It’s a quiet Saturday at home.  I am sitting beside two loads of laundry waiting to be folded and put away (there are at least three more loads in the bathroom to be sorted and washed before the weekend is over).  I have fifteen days left in this school year to concentrate on world, American, and British literature.  (only about 10 days left with my unruly seventh graders–well, maybe not unruly, but rambunctious, loud, and sometimes obnoxious–but they are twelve years old!  The majority of the class is boys–and having raised two boys to manhood, by the grace of God alone!–I can expect rambunctious, loud, active, and obnoxious all at the same time).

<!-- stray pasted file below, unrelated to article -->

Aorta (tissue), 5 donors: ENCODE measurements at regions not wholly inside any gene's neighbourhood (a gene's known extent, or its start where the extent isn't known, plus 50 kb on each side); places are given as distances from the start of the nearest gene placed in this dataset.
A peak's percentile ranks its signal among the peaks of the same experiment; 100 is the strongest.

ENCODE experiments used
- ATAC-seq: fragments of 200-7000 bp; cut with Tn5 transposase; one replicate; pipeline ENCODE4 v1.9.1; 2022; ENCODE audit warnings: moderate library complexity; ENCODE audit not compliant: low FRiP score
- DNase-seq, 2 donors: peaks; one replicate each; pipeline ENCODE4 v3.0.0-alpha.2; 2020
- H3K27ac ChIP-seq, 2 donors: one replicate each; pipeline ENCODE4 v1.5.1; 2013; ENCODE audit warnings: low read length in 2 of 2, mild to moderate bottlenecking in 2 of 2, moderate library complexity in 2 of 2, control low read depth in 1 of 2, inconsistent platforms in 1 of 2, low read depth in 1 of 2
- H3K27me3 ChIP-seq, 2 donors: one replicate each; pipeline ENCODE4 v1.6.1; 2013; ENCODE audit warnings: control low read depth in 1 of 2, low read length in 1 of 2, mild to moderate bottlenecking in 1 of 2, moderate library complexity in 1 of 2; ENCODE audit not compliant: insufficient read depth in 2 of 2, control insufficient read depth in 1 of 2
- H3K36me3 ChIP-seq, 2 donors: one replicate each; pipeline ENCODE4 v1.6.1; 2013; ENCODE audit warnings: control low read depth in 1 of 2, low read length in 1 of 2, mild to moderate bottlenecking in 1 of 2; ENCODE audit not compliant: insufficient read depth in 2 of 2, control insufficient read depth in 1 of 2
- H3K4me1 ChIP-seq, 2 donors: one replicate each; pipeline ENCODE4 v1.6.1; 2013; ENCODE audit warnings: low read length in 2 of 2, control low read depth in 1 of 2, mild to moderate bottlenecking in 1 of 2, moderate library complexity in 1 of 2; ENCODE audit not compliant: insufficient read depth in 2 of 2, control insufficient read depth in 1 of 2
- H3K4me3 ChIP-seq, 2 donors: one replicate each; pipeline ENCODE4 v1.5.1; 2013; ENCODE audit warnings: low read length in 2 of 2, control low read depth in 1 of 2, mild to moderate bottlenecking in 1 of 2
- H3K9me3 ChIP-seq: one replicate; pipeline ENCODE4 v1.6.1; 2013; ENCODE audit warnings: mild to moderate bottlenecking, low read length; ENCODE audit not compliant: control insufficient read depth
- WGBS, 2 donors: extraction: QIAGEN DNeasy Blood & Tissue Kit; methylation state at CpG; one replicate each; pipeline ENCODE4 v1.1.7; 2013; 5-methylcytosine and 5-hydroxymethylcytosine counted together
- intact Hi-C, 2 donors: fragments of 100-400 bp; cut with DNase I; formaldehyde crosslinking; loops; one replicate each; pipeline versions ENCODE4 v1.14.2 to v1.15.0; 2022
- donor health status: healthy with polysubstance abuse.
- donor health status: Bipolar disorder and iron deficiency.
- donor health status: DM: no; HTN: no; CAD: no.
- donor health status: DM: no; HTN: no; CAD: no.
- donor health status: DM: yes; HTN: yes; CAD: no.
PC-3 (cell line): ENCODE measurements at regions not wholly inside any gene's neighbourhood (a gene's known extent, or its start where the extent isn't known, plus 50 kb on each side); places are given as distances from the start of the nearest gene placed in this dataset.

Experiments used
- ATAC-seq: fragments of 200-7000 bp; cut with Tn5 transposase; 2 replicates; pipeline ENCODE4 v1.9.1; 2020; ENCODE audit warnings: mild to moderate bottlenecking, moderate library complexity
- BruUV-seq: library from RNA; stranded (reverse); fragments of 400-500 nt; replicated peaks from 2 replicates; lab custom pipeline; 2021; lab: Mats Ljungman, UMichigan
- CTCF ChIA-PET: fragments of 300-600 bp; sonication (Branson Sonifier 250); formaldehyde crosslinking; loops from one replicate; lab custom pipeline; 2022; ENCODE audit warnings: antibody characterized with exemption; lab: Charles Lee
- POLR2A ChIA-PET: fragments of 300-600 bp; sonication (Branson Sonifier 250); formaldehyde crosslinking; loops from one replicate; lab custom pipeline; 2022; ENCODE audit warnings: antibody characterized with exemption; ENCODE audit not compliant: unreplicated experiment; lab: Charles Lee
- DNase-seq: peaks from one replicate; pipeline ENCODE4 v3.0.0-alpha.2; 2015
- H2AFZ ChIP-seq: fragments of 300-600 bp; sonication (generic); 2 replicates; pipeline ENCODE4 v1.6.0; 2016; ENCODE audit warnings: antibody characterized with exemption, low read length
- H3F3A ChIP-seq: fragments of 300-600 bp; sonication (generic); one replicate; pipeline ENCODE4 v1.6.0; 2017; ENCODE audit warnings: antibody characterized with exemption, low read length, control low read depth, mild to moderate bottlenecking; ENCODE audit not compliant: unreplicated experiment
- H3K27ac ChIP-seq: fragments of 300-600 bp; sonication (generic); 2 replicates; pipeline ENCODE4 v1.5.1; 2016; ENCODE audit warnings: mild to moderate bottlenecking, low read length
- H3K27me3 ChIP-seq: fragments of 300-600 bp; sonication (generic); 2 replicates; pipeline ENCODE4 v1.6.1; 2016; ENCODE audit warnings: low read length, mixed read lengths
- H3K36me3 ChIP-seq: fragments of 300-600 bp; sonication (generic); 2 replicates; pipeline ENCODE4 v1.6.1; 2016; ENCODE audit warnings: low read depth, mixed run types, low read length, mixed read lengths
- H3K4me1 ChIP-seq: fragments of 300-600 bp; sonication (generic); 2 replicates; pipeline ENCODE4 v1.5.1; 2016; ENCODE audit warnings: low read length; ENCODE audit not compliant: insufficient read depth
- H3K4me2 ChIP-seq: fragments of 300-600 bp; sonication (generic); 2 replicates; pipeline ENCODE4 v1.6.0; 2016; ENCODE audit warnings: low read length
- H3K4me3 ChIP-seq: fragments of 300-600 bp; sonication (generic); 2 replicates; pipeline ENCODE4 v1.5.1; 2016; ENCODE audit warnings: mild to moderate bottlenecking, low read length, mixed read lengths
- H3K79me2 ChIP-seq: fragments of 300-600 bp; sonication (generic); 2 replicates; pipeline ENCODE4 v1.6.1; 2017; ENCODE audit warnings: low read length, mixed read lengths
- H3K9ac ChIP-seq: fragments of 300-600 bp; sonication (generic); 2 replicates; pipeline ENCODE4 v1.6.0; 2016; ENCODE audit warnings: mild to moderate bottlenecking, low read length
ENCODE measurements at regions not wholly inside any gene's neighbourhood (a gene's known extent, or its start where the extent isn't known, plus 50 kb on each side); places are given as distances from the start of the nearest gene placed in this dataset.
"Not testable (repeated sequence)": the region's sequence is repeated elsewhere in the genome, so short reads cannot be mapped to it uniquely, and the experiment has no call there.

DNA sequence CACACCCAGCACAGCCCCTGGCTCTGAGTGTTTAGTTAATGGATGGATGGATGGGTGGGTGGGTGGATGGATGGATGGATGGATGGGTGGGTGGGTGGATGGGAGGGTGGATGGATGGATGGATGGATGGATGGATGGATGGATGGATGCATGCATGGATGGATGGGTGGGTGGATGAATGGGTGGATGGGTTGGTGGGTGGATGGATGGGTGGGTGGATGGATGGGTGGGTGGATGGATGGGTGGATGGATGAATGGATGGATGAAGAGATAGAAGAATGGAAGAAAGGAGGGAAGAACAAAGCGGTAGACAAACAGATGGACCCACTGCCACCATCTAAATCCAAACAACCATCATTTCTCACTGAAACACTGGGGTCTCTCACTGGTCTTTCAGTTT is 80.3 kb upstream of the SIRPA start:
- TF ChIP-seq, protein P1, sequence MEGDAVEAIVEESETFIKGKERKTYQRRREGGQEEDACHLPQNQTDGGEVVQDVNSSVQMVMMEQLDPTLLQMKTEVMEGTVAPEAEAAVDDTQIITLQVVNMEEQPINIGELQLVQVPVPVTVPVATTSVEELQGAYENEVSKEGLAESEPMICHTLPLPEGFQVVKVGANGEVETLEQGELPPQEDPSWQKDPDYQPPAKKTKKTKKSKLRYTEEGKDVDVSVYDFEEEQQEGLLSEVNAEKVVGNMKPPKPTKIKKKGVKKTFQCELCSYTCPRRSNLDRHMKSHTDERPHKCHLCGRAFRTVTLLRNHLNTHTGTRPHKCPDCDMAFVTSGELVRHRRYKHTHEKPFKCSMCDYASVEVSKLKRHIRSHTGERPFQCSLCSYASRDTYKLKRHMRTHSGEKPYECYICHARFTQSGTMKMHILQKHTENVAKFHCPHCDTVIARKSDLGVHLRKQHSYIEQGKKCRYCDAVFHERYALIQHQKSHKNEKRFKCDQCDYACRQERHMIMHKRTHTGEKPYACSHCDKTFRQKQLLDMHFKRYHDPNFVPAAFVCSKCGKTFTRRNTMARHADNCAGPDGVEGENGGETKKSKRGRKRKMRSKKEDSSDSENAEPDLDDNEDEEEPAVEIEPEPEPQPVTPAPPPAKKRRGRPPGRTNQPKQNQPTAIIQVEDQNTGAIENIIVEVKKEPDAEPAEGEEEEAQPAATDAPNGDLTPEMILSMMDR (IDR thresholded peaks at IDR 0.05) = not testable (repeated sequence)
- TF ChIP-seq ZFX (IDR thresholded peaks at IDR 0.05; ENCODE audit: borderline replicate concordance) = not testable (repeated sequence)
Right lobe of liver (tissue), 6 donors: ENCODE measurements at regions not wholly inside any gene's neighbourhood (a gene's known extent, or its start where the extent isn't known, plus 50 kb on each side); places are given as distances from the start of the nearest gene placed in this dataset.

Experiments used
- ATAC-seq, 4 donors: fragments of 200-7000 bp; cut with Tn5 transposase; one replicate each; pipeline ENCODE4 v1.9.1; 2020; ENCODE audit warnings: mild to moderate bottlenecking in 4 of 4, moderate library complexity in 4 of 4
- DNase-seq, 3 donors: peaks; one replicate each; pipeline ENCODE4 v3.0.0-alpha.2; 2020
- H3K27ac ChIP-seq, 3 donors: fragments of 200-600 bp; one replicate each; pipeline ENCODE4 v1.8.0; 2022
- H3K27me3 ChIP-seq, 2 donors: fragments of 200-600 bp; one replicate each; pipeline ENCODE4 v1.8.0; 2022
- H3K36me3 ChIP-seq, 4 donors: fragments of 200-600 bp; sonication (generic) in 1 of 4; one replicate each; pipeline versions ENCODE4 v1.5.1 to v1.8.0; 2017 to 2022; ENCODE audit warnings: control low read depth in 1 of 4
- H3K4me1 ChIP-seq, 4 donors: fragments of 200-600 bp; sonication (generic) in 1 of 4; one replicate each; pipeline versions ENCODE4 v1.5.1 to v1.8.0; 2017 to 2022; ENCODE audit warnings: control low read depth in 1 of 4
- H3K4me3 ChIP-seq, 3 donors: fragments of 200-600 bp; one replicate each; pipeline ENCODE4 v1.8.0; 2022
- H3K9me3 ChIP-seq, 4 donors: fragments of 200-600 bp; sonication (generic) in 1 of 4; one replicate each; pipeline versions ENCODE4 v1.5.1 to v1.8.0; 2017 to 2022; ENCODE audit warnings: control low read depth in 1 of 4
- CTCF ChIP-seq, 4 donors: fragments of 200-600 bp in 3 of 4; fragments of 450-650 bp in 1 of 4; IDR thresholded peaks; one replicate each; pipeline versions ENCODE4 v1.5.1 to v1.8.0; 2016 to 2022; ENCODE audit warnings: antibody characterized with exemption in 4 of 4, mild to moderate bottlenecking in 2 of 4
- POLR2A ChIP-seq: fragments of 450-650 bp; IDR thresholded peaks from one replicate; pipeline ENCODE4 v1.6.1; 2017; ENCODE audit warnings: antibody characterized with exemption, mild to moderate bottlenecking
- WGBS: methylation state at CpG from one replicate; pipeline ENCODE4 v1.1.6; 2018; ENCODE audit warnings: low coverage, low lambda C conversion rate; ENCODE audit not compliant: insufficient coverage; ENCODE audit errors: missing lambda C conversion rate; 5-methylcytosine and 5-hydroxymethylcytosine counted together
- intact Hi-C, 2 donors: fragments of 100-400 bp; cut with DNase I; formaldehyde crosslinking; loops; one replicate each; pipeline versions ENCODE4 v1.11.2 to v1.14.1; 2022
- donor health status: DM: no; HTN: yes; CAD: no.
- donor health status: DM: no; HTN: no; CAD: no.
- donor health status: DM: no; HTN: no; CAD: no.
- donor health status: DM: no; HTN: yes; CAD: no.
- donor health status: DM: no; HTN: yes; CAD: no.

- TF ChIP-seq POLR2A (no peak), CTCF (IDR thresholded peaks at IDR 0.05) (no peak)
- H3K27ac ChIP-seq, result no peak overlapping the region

I guess you can see I haven’t had much time for deep digging or personal photography. Yet, I have been constantly thinking about the landscape and the place I call home.  The area between the Congaree and Saluda Rivers is known as the Dutch Fork.  It was given to German Lutherans in the 1700s by way of a landgrant from George III of England, and there are beaucoups of Lutheran churches in the area.  I am descended from those German Lutherans, as well as a branch of Austrian Lutherans, called the Salzburgers (from Austria), who settled on the Savannah River in Georgia. I grew up in Richland County.  You know, I haven’t learned whether the county is called Richland because of the rich earth (rich land), or whether is named after some aristocrat from England (like Lexington County).. Hmmm, more research.